Analysys: VOIP Squeeze Coming
VOIP providers, cable operators, and ILECs each face different challenges and need to be dynamic in developing their VOIP business models, but the low prices offered by alternative providers are vulnerable to regulatory requirements and cheap bundling from cable operators and ILECs.
Voice will inevitably migrate to an IP infrastructure regardless of the market, according to Analysys, but the future of VOIP as a mainstream end-user service is less certain.
VOIP penetration is predicted to reach 17 percent of households with broadband access and 23 percent of broadband-enabled small businesses by 2008, accounting for 13 million subscriptions.
But Analysys points out that although VOIP will fragment and redefine the U.S. telecom market, service revenue from consumers and small businesses will reach $5.7 billion in 2008, a fraction of total telecom revenue, which was $224 billion in 2003 (see Analysys: VOIP a Turning Point).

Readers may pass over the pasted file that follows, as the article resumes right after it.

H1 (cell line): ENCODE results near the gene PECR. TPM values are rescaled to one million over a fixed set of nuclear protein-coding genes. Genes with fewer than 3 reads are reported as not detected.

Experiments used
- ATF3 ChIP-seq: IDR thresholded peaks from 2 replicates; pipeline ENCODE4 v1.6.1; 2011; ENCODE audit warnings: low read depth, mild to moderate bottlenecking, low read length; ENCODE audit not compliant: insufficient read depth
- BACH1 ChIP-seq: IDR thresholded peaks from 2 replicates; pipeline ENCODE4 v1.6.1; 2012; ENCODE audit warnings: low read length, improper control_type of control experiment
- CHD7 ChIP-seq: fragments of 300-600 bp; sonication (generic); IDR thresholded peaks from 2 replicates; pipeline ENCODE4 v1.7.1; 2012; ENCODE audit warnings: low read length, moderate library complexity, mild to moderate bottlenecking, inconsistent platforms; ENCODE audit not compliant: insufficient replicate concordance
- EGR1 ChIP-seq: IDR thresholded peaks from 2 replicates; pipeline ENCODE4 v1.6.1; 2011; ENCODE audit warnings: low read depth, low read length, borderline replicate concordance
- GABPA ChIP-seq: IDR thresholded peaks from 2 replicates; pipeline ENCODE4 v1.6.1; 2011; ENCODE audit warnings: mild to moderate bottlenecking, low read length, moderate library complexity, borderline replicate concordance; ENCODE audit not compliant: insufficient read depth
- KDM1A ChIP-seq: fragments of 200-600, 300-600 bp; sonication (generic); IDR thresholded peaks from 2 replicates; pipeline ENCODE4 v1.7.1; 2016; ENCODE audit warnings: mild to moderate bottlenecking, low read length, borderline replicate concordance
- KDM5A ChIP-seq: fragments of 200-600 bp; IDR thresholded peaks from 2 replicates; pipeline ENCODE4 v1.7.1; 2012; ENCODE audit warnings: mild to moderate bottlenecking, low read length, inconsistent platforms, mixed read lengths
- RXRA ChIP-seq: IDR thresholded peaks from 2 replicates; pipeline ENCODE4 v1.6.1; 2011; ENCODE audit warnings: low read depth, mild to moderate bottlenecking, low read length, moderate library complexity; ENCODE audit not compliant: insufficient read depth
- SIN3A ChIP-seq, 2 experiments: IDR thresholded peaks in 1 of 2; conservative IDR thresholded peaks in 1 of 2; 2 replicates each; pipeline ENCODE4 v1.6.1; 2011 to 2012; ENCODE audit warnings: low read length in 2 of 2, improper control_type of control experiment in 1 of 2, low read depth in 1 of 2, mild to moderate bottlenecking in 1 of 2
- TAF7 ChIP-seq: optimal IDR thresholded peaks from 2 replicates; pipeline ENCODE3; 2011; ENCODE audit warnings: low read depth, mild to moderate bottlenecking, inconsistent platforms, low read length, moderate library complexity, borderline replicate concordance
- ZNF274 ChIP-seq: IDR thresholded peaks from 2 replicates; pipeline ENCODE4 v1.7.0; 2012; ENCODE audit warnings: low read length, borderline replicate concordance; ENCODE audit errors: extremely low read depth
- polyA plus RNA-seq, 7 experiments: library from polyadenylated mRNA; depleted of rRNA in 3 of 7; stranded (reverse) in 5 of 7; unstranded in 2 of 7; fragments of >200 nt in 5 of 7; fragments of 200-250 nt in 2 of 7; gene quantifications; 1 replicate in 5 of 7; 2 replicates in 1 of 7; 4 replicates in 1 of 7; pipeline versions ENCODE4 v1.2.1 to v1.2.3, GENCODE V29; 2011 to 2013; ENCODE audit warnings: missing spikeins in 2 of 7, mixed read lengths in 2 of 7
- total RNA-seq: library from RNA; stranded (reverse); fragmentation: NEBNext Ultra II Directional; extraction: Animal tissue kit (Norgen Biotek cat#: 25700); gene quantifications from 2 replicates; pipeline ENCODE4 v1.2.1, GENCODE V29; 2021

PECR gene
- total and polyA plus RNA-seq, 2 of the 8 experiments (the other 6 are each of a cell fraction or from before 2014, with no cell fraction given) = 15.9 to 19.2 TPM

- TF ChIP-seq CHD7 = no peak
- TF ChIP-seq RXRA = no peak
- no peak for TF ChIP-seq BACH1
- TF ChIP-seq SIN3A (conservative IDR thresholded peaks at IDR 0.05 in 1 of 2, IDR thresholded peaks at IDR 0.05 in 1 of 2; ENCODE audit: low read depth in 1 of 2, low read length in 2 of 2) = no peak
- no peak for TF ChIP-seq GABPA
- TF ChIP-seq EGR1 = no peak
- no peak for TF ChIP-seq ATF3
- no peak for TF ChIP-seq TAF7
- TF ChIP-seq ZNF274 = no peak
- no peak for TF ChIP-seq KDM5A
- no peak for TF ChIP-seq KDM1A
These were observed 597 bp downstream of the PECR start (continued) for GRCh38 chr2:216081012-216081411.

Cable operators, with their dominance of the broadband access market and triple-play services, are in the strongest position to take VOIP to the mass market and generate new revenue streams. ILECs will likely be forced to adopt VOIP as a value-added service to avoid losing market share and to boost DSL sales.
Alternative providers still have nothing to lose in the short term, notes Analysys, as they signal the end of voice as a monolithic service.
— Nicole Willing, Reporter, Light Reading